- The Washington Times - Wednesday, February 19, 2003

Market imperialism
"In the mid-1990s, the well-known French filmmaker Claude Berri warned that without protection from American cultural exports, 'European culture is finished.' He had plenty of pessimistic company. In that era, French Culture Minister Jack Lang spoke in terms of America's irrepressible 'cultural imperialism.' …
"Today, similar jeremiads are blowing as strong as ever: The leading prophet of cultural doom these days is Benjamin R. Barber, an academic growing hoarse as he warns against the dull global 'monoculture' he thinks is being imposed by American capitalism. …
"[Indian filmmaker Shekhar] Kapur believes that "American culture has been able to dominate the world because it has had the biggest home market." But the growing commercial importance of Asia China, India, Japan along with the larger markets of the Mideast and North Africa will change that, he argues. In other words, cultural globalization is far from a recipe for American dominance; it is an opportunity for other cultures and markets to assert themselves.
"'In 15 years from now,' he writes, 'we won't be discussing the domination of the Western media, but the domination of the Chinese media, or the Asian media. Soon we will find that in order to make a hugely successful film, you have to match Tom Cruise with an Indian or a Chinese actor.'"
Charles Paul Freund, writing on "We Aren't the World," in the March issue of Reason

Pathetically busy
"[M]edia outlets … have been running stories looking at the odd state of dating and romance in this country. Of particular concern/interest is the decline of regular old dating and the emergence of super-efficient methods of mate location, such as Internet dating, speed dating … or dating coaches. … The individuals who use these new services overwhelmingly give the same reasons: They're far too busy for regular dating.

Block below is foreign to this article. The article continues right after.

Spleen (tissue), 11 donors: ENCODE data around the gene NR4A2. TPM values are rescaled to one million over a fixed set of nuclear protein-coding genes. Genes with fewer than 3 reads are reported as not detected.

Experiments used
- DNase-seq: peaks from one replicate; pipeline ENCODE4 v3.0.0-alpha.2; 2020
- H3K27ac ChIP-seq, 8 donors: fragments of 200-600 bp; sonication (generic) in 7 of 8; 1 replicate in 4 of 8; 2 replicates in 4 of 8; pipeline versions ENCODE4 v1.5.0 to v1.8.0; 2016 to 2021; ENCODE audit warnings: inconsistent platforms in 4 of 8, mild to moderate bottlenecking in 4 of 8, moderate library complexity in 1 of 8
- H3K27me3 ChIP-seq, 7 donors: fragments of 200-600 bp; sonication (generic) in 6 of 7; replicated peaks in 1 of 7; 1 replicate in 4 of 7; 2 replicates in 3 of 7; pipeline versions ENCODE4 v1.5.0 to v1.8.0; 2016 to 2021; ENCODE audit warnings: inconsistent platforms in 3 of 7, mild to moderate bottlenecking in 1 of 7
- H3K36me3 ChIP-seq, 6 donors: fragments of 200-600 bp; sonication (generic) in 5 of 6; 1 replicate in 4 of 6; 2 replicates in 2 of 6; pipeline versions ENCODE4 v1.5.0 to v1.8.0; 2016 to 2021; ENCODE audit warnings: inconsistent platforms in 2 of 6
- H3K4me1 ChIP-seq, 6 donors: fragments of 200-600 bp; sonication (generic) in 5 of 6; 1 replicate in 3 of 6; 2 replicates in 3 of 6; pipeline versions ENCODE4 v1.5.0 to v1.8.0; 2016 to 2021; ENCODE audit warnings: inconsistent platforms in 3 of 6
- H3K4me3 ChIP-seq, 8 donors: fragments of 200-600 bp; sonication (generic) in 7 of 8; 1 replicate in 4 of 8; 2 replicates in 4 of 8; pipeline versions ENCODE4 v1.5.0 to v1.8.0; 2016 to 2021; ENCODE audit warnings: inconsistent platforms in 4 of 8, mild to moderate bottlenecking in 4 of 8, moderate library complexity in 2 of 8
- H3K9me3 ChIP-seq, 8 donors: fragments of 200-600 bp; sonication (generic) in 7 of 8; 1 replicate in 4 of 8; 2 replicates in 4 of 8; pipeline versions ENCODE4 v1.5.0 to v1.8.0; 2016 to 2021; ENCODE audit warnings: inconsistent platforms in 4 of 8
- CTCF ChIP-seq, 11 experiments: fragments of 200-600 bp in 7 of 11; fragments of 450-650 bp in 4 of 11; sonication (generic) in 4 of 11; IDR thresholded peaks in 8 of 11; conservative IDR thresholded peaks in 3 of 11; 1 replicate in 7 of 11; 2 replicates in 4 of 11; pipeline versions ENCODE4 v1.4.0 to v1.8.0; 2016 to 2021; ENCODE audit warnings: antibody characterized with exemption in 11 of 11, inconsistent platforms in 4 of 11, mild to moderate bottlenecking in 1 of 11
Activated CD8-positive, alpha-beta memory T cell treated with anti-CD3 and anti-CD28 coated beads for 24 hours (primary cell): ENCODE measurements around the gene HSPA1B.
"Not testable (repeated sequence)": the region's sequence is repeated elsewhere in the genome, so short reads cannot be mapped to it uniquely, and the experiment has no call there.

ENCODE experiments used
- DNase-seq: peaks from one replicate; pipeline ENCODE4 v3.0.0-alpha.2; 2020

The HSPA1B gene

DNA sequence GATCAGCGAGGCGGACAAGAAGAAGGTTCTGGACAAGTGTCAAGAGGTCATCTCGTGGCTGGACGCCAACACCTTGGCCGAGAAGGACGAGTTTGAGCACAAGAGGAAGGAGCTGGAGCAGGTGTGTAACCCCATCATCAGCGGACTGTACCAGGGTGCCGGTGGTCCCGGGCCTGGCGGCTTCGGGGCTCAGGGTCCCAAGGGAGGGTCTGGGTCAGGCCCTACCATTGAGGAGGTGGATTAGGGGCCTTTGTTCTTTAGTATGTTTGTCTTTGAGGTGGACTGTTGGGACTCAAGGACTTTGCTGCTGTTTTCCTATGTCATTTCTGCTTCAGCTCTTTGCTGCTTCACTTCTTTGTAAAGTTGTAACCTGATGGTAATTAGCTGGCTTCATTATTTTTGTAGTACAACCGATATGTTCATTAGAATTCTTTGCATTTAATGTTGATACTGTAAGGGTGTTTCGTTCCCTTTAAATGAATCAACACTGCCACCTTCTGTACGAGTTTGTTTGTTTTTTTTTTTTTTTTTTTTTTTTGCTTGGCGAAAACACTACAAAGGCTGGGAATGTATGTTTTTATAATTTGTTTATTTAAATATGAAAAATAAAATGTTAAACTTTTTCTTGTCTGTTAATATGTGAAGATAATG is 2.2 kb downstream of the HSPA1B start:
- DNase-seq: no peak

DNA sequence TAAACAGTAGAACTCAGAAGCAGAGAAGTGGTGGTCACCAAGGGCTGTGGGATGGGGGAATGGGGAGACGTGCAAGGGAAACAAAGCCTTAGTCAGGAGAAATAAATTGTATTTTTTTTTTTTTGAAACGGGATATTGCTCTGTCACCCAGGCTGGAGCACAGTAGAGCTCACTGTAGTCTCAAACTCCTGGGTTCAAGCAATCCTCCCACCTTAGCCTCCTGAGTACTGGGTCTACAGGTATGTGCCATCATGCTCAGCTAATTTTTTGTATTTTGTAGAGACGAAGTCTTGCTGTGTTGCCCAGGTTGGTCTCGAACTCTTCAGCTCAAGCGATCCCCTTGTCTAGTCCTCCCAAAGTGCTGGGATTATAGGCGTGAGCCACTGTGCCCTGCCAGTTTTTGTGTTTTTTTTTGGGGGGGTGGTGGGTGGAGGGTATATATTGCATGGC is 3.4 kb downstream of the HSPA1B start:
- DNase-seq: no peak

"On the surface, this seems like a very hip, modern explanation for employing services that might once have been (unfairly) regarded as the last bastion of losers. … But, really. Too busy to date? Or even meet people? Please.
"Relationships take work. Am I supposed to believe that some guy who doesn't have more than eight minutes to spend with me at a Friday night speed-dating session is going to have the time and energy to be a decent boyfriend or husband? …
"People dreaming of romance but 'too busy' for all the messy inefficiencies it entails don't need help getting a date. They need to get a life."
Michelle Cottle, writing on "The Heart Beat," Friday in the New Republic Online at www.tnr.com

Against tyranny
"On [Feb. 10], the National Theatre crowd eagerly awaited [director Ron] Maxwell's 210-minute epic 'Gods and Generals' which opens in movie theaters nationwide Feb. 21. …
"The film opened with Col. Robert E. Lee played by Robert Duvall of the U.S. Army meeting with an envoy from President Abraham Lincoln. The president was prepared to offer Lee command of the 75,000-volunteer Union army that was being formed to put down the rebellion. …
"Lee then opined that Lincoln's call for 75,000 volunteers hadn't solved the secession crisis but had worsened it. The president of the United States forming an army to invade sovereign states was, Lee said, a form of tyranny.
"The same reference to a tyrannical federal government seeking to impose its will on Southern states seeking independence was repeated as Gen. Thomas 'Stonewall' Jackson (portrayed by Stephen Lang) spoke to the troops he had been ordered to raise by presidential edict. An invasion by a Northern army would subject Southern states to tyranny, Jackson told the troops.
"What's this we have here? A Civil War film, in a nation run amok with political correctness, that thumbs its nose at the politically correct line?"
Gregory Kane, writing on "Civil War film may reopen debate on cause of conflict," Feb. 12 in the Baltimore Sun

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